In the Wake, the song marks a shift of subject in the middle of Book One. The opening chapters deal with the fall and disgrace of HCE. On p102, Joyce brings on his wife and defender, Anna Livia Plurabelle, who is also the River Liffey. Hers is the second part of Book One.

Just before the song, we say goodbye to HCE, who is now entombed:

'let him rest, thou wayfarre, and take no gravespoil from him! Neither mar his mound!...But there’s a little lady waiting and her name is A.L.P. And you’ll agree. She must be she. For her holden heirheaps hanging down her back....Then who but Crippled-with-Children would speak up for Dropping-with-Sweat?' 102.20

This is followed by the song, which introduces Anna Livia.


Sold him her lease of ninenineninetee,
Tresses undresses so dyedyedaintee,
Goo, the groot gudgeon, gulped it all.
Hoo was the C. O. D.?

She sold him her lease of 9-9-90 - 999 years?  There's also HCE's guilty stammer in 'ninenineninetee' and 'dyedyedainty'.

Her hair, let down, dyed and dainty.  This is Anna Livia's famous 'saffron strumans of hair...that was deepdark and ample like this red bog at sundown.' 203.24.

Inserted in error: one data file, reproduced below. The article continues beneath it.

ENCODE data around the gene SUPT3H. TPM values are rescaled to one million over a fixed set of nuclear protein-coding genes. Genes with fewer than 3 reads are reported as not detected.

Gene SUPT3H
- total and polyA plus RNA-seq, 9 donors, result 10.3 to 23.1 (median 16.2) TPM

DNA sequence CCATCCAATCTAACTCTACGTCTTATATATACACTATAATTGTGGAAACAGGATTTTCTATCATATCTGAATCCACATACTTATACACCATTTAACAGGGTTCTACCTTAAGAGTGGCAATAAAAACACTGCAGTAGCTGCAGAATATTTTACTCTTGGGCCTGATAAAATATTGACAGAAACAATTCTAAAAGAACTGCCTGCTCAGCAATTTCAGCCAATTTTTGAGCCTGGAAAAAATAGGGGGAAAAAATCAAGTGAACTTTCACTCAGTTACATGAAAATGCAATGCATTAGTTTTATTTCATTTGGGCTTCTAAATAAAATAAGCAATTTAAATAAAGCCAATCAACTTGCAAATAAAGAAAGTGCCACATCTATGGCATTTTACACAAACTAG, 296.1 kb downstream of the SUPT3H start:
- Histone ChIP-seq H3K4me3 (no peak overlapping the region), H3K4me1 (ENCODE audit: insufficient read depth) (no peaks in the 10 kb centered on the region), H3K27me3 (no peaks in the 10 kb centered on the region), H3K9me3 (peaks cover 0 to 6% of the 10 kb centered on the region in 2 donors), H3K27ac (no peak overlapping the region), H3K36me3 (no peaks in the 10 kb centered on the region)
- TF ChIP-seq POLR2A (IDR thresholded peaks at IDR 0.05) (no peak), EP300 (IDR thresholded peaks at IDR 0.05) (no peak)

'First she let her hair fal and down it flussed to her feet its teviots winding coils.' 206.29

Anna's hair was modelled on that of Livia Schmidt (Svevo), which you can see a photograph of in the Museo Sveviano in Trieste.

Livia Svevo, courtesy of Museo Sveviano, Trieste

Joyce told an Italian journalist that Livia Svevo had given both her name and her hair to the heroine of his book

'They say I have immortalized Svevo, but I've also immortalized the tresses of Signora Svevo. These were long and reddish-blond. My sister who used to see them let down told me about them. The river at Dublin passes dye-houses and so has reddish water. So I have playfully compared these two things in the book I'm writing. A lady in it will have the tresses which are really Signora Svevo's.'

This is quoted by Ellmann, who gives the source as 'a clipping in Signora Livia Svevo's papers'.  So the Dublin dye houses are there in 'dyedyedaintee'.  

Has anyone else found a reference to these dye works staining the Liffey red?

Goo, the groot gudgeon, gulped it all.
Hoo was the C.O.D.

That's Joyce's version of this bit of the song:

I like a lamb believed it all 
I was an M - U - G